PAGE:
The allowance of rest and food allowed these marathons to last days, weeks, and even months. A 1928 dance marathon in Chicago lasted twenty-three days. If that was not enough, two years later, a dance marathon in the same city lasted over 2,780 hours (over 115 days)! Hundreds of couples signed up for an opportunity to win the prize money, usually around $5,000 but some as low as $1,500. Many of the couples came from out of state to have a chance to win such a large amount of money. Even if they didn’t win, they had food and shelter – something some of them didn’t have due to the Great Depression.
With dance marathons came health issues. Many of the events had physicians on site to deal with fainting dancers or injuries that occurred. Ben Solar, one of the many dance marathon contestants, had to be ‘revived’ on the dance floor with cold water and smelling salt by the physician after a couple of hours into a tri-state dance marathon. His partner, Vera Sheppard, actually won the contest by dancing with relief partners for sixty-nine hours of uninterrupted dancing. It was also not uncommon for dancers to be admitted into the hospital due to their exhaustion from dancing. Frank Quinn, after participating in a New York dance marathon, was admitted into the city’s General Hospital after dropping out of the dance. Doctors believed he was suffering from hemorrhages. Cases of deaths as well as people falling into comas were also reported.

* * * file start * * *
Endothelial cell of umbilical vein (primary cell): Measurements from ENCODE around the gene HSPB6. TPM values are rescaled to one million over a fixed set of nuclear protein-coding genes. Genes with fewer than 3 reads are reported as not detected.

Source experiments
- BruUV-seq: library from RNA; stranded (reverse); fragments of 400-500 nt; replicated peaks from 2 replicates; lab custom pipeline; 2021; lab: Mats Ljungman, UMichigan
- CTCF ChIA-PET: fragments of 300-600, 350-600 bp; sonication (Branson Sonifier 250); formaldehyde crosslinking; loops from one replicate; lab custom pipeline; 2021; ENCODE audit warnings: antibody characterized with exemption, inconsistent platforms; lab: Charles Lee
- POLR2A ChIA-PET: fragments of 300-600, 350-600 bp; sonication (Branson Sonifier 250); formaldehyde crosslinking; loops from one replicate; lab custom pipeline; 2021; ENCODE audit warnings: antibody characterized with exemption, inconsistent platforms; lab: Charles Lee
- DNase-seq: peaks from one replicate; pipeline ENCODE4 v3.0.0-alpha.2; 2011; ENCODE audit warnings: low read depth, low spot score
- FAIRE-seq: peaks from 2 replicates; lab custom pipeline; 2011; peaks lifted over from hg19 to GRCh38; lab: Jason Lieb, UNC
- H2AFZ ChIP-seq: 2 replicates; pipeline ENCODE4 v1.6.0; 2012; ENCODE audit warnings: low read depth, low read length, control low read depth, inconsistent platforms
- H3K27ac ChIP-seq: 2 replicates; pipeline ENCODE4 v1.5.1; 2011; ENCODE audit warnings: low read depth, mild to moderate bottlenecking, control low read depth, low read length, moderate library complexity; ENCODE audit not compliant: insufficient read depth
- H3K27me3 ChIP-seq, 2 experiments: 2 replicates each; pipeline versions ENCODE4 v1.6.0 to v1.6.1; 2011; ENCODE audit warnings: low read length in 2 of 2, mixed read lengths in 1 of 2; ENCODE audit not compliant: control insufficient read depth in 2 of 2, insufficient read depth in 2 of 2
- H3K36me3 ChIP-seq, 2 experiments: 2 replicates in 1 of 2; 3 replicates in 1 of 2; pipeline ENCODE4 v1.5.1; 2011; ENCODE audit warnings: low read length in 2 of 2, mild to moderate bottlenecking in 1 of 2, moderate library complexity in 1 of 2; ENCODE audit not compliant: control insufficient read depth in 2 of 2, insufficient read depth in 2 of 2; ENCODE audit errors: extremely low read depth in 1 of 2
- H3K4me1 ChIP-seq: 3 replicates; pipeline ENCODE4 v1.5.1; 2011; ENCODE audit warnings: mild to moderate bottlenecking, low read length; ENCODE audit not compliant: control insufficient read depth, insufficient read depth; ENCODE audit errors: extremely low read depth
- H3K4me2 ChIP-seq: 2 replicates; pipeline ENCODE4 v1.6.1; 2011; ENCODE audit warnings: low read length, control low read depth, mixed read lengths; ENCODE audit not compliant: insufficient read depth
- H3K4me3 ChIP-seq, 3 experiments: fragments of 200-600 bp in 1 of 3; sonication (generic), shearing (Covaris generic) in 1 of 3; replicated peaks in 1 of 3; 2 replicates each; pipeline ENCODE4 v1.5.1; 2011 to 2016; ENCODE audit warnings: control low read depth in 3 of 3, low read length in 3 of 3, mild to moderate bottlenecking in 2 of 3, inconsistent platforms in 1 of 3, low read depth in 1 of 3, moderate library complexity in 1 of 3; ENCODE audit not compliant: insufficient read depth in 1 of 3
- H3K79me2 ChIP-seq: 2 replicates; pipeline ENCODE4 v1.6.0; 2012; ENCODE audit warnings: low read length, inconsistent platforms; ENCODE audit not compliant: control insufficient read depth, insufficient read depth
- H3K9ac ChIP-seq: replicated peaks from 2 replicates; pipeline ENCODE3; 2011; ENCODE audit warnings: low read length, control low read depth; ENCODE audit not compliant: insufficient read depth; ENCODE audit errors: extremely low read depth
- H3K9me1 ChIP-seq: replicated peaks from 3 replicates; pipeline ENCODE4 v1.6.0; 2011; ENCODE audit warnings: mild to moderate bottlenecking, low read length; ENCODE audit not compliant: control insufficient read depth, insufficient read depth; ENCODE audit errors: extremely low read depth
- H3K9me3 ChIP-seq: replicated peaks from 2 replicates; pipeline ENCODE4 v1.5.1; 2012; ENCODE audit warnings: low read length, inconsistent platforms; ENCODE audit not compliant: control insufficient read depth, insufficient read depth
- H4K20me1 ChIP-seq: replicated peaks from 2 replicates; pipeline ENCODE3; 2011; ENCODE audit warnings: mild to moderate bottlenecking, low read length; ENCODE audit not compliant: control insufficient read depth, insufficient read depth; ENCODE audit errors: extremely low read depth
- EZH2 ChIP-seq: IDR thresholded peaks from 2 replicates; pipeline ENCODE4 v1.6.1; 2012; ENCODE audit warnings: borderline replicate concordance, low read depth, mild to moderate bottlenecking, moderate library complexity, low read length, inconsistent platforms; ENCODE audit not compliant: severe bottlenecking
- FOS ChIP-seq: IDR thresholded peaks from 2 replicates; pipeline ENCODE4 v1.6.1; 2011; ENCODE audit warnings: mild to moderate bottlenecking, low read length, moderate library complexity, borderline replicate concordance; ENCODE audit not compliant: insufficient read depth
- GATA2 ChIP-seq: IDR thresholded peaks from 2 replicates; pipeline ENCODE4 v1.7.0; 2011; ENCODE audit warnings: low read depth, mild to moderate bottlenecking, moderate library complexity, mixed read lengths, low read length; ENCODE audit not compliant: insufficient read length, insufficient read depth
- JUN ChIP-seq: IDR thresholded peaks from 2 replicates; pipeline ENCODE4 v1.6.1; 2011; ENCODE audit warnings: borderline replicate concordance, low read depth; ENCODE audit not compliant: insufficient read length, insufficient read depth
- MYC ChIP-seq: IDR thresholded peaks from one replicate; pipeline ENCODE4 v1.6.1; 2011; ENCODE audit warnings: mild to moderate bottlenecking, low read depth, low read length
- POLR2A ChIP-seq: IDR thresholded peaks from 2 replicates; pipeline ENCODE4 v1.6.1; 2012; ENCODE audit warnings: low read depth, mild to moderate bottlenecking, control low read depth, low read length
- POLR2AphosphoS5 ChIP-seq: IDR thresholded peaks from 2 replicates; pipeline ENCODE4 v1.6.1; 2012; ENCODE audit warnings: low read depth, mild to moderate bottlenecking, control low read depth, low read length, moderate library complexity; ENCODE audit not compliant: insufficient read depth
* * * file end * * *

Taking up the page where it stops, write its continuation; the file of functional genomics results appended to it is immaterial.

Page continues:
Law enforcement and government officials tried to stop these marathons. Some saw the dance marathon organizers as taking advantage of the desperation of those in need. Even before the Great Depression, law enforcement were critical about the events. Chicago’s Chief of Police Morgan A. Collins was quoted in 1923 as saying, “I believe that these endurance dances are a form of suicide and certainly the police would not be justified in permitting suicide on a wholesale scale. It is a fad, but it is dangerous.” Others, such as the Women’s Missionary Society of Virginia, wanted to see these dances come to halt for “the interest of good health, clean morals and Christian ideals.”
Doctors’ hands were tied in what they could do about the dance marathons as well. Since health commissioners usually found that the events do not affect public health as a whole, they had little jurisdiction to shut them down. Dr. Arnold Kegel, Chicago’s health commissioner, was quite clear with his opinion on the marathons as being “absolutely disgraceful and harmful to health.” He also believed that “no civilized community ought to permit such a disgusting spectacle to continue, but people are privileged to make fools of themselves whenever and wherever they will.”